In this case, the immigration officer obtained the 2005 Order under which Villa was previously removed, determined that Villa was the same person who had been removed under that Order, and then determined that Villa had unlawfully reentered the United States. Indeed, Villa does not dispute that he is the alien referenced in the 2005 Order, that he was purportedly subject to removal under the 2005 Order, that he previously was removed under that Order, and that he reentered without a lawful basis. He contends, nevertheless, that the 2005 Order was void from its inception, and the immigration judge had no jurisdiction to enter it. He argues, in essence, that the 2005 Order may not be reinstated because there is no valid prior order to reinstate.

In order to avoid the jurisdictional bar that is patent in the statute, Villa argues that he “does not seek review of an unreviewable removal order,” but rather requests that “the Court recognize no valid order ever existed.” Brief of Petitioner, at 6. He suggests that “there is no underlying removal order because removal proceedings under 8 U.S.C. § 1229a never took place.” Brief of Petitioner at 7. See also Reply Brief at 2 (where Villa contends that he “is not requesting the Court review an old order on its merits,” but instead “challenges whether there is actually a prior removal order against him.”). Villa is not claiming that the 2005 Order literally does not exist but rather is arguing that it is not valid and never was valid because of defects in the Notice to Appear.1 This circular argument asks the court to bypass the jurisdictional bar on reviewing underlying orders in reinstatement proceedings by reviewing the underlying order and finding it void. We decline this invitation.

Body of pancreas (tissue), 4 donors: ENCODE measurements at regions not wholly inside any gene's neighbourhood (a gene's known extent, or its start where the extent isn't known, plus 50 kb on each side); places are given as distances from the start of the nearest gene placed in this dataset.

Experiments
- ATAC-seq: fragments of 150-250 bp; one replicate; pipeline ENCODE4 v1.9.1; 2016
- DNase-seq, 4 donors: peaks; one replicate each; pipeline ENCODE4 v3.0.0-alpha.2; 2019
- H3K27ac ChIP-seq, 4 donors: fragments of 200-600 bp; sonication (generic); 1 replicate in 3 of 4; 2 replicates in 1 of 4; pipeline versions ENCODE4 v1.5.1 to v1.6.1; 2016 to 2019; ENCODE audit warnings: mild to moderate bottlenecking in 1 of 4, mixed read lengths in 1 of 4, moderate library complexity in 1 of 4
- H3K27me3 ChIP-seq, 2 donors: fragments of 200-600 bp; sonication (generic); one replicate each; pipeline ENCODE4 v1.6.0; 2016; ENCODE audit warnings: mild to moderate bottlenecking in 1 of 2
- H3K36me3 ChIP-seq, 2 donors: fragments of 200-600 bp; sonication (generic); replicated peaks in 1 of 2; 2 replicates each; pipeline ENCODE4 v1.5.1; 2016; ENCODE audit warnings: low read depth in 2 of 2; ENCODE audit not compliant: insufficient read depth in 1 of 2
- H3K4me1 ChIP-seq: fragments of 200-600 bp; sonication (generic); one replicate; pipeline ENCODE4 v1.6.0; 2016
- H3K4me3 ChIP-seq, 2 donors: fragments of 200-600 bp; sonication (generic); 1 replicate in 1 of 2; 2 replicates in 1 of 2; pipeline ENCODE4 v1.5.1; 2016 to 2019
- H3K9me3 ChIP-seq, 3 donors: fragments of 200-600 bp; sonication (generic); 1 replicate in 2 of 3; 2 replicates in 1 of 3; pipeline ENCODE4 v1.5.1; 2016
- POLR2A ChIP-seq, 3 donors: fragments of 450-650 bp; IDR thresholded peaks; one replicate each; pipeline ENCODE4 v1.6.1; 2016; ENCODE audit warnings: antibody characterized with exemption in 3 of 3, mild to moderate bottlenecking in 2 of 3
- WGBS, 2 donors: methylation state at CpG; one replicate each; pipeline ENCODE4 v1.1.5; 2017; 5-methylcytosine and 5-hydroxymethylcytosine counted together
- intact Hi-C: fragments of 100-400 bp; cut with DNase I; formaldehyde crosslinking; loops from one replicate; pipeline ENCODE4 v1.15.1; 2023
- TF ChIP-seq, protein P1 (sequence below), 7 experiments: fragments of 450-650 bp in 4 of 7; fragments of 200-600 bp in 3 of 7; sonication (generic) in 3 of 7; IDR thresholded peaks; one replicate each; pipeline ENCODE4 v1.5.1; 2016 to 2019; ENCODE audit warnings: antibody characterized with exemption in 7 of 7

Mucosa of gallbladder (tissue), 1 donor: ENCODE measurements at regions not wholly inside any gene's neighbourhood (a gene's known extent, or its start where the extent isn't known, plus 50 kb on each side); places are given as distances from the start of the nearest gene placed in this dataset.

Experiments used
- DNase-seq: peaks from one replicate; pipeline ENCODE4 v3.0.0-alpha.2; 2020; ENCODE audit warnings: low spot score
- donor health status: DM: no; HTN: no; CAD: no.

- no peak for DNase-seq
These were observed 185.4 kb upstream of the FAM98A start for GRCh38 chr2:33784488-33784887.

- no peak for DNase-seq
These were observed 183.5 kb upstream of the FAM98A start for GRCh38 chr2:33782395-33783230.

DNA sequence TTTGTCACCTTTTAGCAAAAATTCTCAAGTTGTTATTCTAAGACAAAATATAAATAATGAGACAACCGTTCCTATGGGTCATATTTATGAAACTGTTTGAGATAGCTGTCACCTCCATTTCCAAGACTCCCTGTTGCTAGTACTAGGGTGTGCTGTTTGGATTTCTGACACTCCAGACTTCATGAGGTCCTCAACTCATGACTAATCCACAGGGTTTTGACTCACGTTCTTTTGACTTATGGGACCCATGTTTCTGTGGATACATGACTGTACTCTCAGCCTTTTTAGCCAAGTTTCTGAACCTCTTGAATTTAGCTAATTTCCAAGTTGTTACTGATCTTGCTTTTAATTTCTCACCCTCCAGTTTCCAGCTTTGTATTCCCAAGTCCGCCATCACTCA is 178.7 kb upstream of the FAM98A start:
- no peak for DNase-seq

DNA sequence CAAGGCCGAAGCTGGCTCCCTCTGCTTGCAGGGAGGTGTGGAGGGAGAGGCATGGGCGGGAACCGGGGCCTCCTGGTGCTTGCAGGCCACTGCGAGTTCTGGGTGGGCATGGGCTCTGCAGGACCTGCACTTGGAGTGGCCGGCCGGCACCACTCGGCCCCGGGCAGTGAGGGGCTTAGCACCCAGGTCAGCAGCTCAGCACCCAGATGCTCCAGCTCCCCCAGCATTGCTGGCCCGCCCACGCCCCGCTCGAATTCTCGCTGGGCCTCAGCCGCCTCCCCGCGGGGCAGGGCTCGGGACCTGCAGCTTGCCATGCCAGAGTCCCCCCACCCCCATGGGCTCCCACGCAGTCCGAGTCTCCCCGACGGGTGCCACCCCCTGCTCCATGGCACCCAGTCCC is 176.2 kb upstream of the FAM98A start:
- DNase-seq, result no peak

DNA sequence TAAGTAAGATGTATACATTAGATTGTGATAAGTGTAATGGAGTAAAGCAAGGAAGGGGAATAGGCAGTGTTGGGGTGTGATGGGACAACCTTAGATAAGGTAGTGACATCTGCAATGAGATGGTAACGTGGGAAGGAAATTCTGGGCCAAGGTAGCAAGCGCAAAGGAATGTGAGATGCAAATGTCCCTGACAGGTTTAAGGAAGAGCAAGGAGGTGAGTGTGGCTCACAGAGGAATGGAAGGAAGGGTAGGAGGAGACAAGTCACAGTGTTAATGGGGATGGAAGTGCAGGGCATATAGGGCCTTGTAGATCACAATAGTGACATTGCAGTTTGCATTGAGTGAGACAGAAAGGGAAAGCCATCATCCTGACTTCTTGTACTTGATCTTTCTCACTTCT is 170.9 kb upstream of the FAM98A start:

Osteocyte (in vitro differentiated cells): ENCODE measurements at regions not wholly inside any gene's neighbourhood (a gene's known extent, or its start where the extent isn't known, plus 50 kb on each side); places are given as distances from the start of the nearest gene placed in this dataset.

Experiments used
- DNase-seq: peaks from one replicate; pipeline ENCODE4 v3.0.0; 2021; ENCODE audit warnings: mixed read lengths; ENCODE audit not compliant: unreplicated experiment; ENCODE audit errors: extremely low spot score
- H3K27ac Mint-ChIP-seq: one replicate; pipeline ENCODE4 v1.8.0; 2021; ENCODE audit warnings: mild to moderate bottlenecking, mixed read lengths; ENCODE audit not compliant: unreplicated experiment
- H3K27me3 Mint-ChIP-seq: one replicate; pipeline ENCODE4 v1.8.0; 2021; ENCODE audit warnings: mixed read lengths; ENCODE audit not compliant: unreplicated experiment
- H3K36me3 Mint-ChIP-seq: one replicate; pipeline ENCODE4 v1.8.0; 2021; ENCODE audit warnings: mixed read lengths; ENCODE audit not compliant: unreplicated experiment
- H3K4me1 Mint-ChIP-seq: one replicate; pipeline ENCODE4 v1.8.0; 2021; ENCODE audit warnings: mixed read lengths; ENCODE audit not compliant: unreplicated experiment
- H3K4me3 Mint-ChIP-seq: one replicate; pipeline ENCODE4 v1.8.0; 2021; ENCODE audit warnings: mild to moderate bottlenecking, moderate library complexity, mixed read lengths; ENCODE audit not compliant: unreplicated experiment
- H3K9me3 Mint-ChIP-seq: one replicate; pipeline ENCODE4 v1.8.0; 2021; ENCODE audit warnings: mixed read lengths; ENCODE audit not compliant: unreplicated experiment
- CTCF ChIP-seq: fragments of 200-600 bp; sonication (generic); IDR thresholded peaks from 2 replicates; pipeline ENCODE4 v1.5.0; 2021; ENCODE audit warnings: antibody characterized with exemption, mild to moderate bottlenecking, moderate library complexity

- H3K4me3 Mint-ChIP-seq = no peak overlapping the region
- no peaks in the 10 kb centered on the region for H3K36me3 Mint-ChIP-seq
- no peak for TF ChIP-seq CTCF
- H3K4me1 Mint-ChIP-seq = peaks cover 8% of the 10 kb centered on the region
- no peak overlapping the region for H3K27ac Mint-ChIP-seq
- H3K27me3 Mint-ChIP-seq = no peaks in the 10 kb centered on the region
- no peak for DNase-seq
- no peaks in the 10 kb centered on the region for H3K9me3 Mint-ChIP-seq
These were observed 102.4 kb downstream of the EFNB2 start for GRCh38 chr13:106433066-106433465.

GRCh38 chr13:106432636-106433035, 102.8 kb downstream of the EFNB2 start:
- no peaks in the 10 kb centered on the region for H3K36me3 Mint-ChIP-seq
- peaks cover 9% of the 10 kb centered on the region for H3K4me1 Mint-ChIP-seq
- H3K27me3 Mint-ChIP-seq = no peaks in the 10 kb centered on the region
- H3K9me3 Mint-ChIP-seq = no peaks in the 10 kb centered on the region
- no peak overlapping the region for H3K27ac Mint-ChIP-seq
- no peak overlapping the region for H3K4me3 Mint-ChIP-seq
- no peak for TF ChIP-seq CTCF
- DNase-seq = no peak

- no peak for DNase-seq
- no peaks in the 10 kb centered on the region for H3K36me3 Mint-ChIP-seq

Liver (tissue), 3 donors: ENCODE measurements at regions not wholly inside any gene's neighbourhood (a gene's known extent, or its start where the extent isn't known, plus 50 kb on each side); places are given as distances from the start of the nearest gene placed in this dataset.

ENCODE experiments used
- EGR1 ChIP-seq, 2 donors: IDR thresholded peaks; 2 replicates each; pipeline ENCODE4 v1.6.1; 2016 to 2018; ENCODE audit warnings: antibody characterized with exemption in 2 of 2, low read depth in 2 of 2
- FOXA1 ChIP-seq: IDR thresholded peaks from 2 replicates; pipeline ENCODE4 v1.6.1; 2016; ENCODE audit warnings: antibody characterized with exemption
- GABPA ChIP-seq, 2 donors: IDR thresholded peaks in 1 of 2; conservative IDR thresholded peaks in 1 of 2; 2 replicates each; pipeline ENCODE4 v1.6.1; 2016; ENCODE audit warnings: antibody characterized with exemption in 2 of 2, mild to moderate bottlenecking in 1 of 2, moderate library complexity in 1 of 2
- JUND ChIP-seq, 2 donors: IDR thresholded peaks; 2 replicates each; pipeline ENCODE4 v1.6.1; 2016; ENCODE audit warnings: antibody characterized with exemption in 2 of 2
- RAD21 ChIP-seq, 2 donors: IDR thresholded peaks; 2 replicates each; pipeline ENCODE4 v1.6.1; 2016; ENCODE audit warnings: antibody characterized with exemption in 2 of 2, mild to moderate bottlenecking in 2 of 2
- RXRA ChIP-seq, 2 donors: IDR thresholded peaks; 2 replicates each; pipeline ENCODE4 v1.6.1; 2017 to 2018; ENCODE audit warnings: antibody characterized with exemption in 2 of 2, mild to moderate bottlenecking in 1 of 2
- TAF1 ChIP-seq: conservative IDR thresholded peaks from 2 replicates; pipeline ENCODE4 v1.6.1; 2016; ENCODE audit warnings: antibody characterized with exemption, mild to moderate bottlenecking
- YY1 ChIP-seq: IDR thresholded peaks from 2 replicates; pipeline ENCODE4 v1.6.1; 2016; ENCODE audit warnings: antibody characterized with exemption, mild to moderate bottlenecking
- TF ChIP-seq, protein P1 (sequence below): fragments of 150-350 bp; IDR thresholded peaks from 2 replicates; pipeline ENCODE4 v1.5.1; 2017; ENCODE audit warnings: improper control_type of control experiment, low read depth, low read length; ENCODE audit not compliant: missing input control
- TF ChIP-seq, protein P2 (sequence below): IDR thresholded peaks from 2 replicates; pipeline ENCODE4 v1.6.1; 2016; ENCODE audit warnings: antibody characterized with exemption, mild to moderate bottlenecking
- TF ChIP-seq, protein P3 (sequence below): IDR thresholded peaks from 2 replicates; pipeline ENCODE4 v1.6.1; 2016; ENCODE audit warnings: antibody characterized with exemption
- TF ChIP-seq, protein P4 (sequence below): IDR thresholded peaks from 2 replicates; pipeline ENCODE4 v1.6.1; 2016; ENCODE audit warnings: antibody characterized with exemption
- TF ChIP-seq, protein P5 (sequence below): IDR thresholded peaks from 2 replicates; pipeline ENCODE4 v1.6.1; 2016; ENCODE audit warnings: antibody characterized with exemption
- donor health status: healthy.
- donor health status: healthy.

Villa relies on this court’s opinion in Mejia Galindo v. Sessions, 897 F.3d 894 (7th Cir. 2018), for the proposition that, even in a case where we lack jurisdiction to review an order of removal, we have the power to unwind a legal error that created the jurisdictional defect. Villa overreads Mejia Galindo, which is distinguishable on a number of grounds. In that case, an immigration judge found that Mejia Galindo was not removable and declined to enter an order of removal. The government appealed to the Board of Immigration Appeals (“BIA” or “Board”), which reversed and found that Mejia Galindo was removable. But instead of remanding for the immigration judge to enter an order of removal, the BIA purported to enter an order of removal on its own authority. Mejia Galindo then timely petitioned this court for review of the BIA’s order. 897 F.3d at 895–96. We noted our jurisdiction to review final orders of removal under 8 U.S.C. § 1252(a)(1), but we found that the Board lacked any statutory or regulatory authority to enter a removal order in the first instance. Because there was no final order of removal, we lacked jurisdiction to review the merits of the BIA’s order. 897 F.3d at 897–98. But we also found that our jurisdiction to consider our own jurisdiction included the authority to vacate the BIA’s decision and remand the matter to address the legal error that gave rise to the jurisdictional limitation in the first place. 897 F.3d at 898. Without that authority, Mejia Galindo would have been without any remedy in the face of the BIA’s ultra vires act.